Are Your Call Center Metrics Realistic?
September 04, 2012
Service Level, Average Seconds to Answer, Cost Per Contact, Call Quality, Average Handle Time. Every call center manager knows these standard industry metrics by heart. The main question on their minds is: Which of these metrics matter to my agents?
“One of the questions that I get most in regards to metrics in my role as a Customer Success Manager is, ‘What are the industry standards?’” said Stephen Heath, customer experience manager at inContact. “Often times, the response I most want to give them is, ‘Why does that matter?’”
Different contact centers have different needs, different budgets and different customer expectations. Contact centers need to focus on the metrics that help them to meet expectations within the confines of their situations.
An 80/20 SLA, for instance, may be possible for one contact center but not possible for another. If chasing an impossible score creates unhappy customers, poor quality scores and high agent attrition, then why continue the pursuit?
In a TechRepublic blog published last December, consultant Scott Lowe wrote that metrics can ultimately distract agents from their most important goal, which is customer satisfaction.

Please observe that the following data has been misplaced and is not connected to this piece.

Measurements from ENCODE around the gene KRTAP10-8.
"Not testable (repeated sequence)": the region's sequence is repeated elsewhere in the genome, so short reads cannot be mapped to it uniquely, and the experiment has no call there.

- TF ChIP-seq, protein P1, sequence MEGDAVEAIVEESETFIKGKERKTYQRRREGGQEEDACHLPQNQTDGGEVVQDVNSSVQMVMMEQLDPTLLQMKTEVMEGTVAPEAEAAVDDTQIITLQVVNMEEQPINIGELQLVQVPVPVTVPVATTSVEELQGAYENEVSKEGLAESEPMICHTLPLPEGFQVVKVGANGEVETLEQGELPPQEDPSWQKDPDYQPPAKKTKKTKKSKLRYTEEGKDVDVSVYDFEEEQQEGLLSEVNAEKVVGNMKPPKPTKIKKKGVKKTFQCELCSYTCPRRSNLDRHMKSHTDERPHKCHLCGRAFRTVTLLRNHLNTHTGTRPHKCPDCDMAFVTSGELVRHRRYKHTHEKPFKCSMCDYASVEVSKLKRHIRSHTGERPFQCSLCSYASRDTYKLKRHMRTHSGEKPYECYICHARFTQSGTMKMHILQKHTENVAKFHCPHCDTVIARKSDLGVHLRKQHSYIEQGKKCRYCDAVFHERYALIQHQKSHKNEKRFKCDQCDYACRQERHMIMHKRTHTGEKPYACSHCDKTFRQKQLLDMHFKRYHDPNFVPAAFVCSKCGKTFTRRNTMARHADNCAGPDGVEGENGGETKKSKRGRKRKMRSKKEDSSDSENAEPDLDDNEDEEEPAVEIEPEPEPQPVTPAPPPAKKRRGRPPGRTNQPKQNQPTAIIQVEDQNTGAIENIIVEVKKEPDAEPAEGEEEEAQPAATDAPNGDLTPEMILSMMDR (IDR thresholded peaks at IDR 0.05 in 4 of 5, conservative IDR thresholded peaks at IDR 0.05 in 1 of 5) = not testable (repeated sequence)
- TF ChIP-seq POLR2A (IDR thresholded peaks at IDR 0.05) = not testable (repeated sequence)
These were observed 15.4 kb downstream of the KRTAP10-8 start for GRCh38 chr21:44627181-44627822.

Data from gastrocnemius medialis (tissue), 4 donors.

For instance, if an agent is hyper-focused on getting the customer off of the phone as quickly as possible, then the agent may give incomplete or incorrect information that would require a follow-up call.
“Although the call center employee’s average call times might be stellar, if additional metrics - eventual customer satisfaction, customer need to re-contact - were brought to bear, that employee’s performance may tell a different story,” Lowe argued.
Call centers should balance speed of service metrics with customer satisfaction ratings. For instance, agents could receive a balanced evaluation that equally weighs SLA and first-time resolution with customer satisfaction ratings.
Choosing attainable call center metrics doesn’t mean losing sight of the target. It means bringing up service levels more slowly and at rates that agents can tolerate. Metrics should be measurable and attainable while ultimately furthering the goals of the contact center.
Individual call center metrics may or may not meet industry standards. Choosing realistic metrics, however, will decrease agent attrition and the time spent both hiring and training new employees.
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Edited by Amanda Ciccatelli
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